Abstract: FR-PO542

Nocturnal Hypertension Is Common and Is Associated with CKD Progression in the Chronic Kidney Disease in Children Study (CKiD) Cohort

Session Information

Category: Hypertension

  • 1106 Hypertension: Clinical and Translational - Secondary Causes


  • Guzman- Limon, Monica L., McGovern Medical School at UTHealth, Houston, Texas, United States
  • Jiang, Shuai, Johns Hopkins University, Baltimore, Maryland, United States
  • Ng, Derek, Johns Hopkins University, Baltimore, Maryland, United States
  • Warady, Bradley A., The Children's Mercy Hospital, Kansas City, Missouri, United States
  • Furth, Susan L., The Children's Hospital of Philadelphia, Philadelphia, Pennsylvania, United States
  • Flynn, Joseph T., Seattle Children's Hospital, Seattle, Washington, United States
  • Samuels, Joshua A., McGovern Medical School at UTHealth, Houston, Texas, United States

Hypertension (HT) affects nearly half of all of children with chronic kidney disease (CKD) and is a major modifiable cause of end organ disease. 24 hour ambulatory blood pressure monitoring (ABPM) has demonstrated the significance of nocturnal HT on CKD progression among adults. In children with CKD, the effect of nocturnal HT on CKD progression is unknown.


Stratified by CKD etiology, we investigated the relationships between daytime or nocturnal HT (or both), and a composite outcome (defined as RRT or a 50% decline in GFR) amonng CkiD participants using Cox proportional hazards models. Daytime and nocturnal HT were defined as: mean BP > 95th percentile and/or load > 25% for either systolic or diastolic BP within wake or sleep periods, respectively.


1195 ABPM studies from 693 CKiD participants were reviewed. In 501 children with non-glomerular (NG) CKD, 40% were normotensive, 7% had daytime only HT, 19% had nocturnal only HT, and 34% had diurnal HT. In 192 children with glomerular (G) CKD, 44% were normotensive, 6% had daytime only HT, 20% had nocturnal only HT and 30% had diurnal HT. In models adjusting for age, gender and race, among NG children, presence of nocturnal only HT was significantly associated with outcome when compared to normotensive children (HR: 1.80, p=0.02). The presence of dirunal HT in this group had a more pronounced association (HR: 2.37, p<0.001). Among children with G CKD, the presence of nocturnal only HT or daytime only HT was not significantly associated with outcome (HR: 1.60, p=0.30 and HR: 1.31, p=0.67, respectively), while the presence of diurnal HT was strongly associated with outcome (HR: 4.38, p<0.001).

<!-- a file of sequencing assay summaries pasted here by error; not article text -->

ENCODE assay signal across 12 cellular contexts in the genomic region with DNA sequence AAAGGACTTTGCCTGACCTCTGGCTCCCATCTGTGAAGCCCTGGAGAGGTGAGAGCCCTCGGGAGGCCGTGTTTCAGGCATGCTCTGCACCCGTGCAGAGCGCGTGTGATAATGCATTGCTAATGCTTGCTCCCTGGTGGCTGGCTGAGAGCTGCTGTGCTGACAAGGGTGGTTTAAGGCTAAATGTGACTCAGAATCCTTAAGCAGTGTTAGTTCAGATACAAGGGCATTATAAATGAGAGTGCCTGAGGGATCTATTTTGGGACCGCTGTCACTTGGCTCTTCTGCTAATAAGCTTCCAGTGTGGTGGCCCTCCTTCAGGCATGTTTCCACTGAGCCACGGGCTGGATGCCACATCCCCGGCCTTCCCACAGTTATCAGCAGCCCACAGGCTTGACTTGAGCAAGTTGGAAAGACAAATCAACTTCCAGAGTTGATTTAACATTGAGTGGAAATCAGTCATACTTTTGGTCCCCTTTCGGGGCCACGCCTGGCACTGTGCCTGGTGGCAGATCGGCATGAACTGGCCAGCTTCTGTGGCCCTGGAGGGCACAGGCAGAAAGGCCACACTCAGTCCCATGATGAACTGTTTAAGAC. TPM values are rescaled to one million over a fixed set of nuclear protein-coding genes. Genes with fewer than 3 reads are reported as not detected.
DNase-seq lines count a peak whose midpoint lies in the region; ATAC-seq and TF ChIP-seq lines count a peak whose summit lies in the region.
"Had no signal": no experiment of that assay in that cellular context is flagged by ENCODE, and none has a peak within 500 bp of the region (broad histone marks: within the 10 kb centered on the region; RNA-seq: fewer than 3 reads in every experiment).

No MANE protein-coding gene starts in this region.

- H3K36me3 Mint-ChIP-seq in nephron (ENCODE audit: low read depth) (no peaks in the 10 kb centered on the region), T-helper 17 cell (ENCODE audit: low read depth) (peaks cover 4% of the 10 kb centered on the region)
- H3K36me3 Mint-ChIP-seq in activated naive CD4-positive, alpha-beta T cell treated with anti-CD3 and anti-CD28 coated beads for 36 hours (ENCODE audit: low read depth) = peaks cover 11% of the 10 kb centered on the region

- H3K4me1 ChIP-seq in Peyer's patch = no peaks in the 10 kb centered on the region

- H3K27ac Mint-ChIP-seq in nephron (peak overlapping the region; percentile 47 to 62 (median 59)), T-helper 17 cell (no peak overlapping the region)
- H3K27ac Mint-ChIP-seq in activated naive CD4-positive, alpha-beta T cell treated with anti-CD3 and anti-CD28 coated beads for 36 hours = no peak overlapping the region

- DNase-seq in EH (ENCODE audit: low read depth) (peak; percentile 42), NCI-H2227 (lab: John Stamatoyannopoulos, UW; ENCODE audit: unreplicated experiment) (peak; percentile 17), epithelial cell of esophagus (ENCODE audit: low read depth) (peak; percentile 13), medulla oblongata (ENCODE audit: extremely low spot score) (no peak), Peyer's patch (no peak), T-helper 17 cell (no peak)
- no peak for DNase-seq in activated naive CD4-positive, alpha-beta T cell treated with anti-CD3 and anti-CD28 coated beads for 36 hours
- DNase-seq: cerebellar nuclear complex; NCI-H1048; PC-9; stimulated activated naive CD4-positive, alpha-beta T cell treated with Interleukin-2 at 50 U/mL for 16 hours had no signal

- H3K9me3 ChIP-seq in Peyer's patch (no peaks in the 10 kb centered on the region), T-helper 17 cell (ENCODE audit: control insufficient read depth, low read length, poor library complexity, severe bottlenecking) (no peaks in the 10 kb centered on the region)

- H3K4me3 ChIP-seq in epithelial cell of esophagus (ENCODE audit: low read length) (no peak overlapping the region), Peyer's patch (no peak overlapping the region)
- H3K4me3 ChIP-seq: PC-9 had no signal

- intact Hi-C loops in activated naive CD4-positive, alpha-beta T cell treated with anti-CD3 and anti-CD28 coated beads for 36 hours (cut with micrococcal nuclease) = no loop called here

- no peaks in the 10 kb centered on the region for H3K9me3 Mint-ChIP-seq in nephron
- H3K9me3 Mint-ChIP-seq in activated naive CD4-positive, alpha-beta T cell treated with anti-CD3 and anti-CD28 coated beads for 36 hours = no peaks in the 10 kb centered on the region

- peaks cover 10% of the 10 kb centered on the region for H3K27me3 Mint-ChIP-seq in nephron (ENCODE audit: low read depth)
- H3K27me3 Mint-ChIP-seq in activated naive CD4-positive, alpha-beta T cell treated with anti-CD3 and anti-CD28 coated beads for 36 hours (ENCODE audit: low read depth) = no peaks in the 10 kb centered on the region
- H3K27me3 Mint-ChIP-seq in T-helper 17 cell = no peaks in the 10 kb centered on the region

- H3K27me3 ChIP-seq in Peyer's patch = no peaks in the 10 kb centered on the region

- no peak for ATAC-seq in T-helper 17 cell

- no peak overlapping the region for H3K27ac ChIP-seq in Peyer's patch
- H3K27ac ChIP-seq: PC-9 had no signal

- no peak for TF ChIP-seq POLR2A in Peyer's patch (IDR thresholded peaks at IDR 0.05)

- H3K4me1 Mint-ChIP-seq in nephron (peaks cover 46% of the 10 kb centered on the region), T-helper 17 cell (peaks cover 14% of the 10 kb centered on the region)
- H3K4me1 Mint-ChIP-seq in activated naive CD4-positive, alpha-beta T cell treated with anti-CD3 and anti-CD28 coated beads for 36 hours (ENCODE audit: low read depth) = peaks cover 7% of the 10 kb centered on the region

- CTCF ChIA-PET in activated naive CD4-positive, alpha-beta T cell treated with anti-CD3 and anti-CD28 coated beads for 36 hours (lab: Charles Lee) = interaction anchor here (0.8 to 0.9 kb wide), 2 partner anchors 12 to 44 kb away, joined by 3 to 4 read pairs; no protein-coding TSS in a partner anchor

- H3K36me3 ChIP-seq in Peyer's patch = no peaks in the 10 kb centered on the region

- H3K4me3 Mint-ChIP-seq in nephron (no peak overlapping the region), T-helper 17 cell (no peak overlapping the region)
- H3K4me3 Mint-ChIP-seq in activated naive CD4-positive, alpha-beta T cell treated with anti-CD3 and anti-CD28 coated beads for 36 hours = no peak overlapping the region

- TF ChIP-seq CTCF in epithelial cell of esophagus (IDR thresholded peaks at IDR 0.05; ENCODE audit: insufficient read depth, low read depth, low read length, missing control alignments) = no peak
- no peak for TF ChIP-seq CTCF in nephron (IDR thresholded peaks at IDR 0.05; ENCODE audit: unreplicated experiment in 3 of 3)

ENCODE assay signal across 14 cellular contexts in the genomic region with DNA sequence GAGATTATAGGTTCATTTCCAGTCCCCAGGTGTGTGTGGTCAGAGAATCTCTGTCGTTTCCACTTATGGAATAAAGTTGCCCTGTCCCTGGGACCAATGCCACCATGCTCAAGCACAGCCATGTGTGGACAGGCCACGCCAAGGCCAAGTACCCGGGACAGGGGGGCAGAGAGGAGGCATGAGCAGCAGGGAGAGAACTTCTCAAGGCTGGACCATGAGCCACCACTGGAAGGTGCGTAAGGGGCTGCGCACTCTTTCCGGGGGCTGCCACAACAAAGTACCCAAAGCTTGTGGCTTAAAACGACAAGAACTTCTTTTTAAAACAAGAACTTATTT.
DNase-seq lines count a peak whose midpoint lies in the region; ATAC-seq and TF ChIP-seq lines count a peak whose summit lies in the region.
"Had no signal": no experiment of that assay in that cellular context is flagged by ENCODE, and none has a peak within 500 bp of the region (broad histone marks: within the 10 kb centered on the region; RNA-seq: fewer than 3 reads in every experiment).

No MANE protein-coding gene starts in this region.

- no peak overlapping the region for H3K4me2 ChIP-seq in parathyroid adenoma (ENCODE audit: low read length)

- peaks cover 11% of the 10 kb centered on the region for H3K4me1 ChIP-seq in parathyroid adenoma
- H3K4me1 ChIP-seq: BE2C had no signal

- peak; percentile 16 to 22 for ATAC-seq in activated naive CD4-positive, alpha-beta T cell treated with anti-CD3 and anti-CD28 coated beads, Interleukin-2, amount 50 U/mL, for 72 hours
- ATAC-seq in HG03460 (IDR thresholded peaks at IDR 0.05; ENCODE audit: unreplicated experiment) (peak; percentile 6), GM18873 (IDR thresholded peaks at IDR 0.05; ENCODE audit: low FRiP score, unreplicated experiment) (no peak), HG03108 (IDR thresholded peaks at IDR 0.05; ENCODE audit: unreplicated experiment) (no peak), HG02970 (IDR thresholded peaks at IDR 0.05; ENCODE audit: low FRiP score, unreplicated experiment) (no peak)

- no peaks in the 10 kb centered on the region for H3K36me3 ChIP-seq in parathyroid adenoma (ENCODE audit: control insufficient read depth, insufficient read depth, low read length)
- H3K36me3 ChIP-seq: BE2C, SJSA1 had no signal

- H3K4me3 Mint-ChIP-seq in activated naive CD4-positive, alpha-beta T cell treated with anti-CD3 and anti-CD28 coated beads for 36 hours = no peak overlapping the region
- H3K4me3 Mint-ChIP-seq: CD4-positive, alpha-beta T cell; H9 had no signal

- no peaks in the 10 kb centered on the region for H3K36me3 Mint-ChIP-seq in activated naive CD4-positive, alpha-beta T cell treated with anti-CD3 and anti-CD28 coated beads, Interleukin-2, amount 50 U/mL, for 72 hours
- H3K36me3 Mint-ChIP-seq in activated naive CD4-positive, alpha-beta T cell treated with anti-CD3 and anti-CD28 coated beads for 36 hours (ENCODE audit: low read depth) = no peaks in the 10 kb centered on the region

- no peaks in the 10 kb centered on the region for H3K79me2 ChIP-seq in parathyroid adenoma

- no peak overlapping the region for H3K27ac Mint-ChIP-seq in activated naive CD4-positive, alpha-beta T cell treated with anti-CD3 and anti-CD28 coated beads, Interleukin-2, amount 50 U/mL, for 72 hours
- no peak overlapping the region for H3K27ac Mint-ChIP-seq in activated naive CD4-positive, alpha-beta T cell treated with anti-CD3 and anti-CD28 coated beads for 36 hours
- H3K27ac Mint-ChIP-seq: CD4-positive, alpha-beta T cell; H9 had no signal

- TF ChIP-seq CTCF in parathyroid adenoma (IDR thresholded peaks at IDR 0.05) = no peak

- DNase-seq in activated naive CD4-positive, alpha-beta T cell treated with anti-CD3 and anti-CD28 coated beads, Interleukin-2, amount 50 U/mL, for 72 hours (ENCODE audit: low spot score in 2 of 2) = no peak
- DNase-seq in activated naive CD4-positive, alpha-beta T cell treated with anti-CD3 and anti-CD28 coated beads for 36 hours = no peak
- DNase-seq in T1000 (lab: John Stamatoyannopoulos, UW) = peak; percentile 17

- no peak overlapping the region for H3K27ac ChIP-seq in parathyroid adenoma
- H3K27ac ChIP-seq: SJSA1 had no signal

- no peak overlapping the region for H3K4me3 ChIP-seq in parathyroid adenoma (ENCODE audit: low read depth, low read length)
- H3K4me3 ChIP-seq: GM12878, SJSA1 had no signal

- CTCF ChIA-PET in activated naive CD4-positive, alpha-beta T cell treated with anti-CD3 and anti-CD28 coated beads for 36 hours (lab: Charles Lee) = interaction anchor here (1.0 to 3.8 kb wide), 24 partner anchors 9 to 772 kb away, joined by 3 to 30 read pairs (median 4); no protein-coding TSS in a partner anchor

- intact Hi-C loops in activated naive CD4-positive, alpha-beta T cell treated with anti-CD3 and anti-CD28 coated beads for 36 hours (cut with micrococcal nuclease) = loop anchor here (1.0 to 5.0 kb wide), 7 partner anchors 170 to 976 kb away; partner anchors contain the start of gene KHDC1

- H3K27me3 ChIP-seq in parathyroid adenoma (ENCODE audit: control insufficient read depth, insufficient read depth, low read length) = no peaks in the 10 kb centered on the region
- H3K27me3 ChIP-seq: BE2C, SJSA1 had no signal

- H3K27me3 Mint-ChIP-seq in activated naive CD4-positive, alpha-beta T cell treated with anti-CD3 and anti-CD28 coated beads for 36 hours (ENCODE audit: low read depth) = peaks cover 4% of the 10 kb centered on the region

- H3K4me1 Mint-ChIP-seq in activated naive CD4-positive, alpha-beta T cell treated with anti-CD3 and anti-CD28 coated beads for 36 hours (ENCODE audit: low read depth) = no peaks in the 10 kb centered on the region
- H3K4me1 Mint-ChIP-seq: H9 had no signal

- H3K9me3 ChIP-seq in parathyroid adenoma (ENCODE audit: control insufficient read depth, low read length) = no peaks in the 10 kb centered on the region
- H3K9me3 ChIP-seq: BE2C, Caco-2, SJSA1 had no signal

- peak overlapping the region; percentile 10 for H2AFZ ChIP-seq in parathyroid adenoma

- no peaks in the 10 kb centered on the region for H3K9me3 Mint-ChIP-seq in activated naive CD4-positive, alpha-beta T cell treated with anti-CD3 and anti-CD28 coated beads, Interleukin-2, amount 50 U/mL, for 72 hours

Nocturnal hypertension is associated with a significantly faster decline in kidney function (GFR decline or RRT) when compared to normotensive patients with CKD. This outcome is even more pronounced in patients with diurnal HT. This confirms the utility of ABPM in patients with CKD. Identifying and controlling both daytime and nocturnal HT using ABPM may improve outcomes and delay CKD progression in this population.


  • NIDDK Support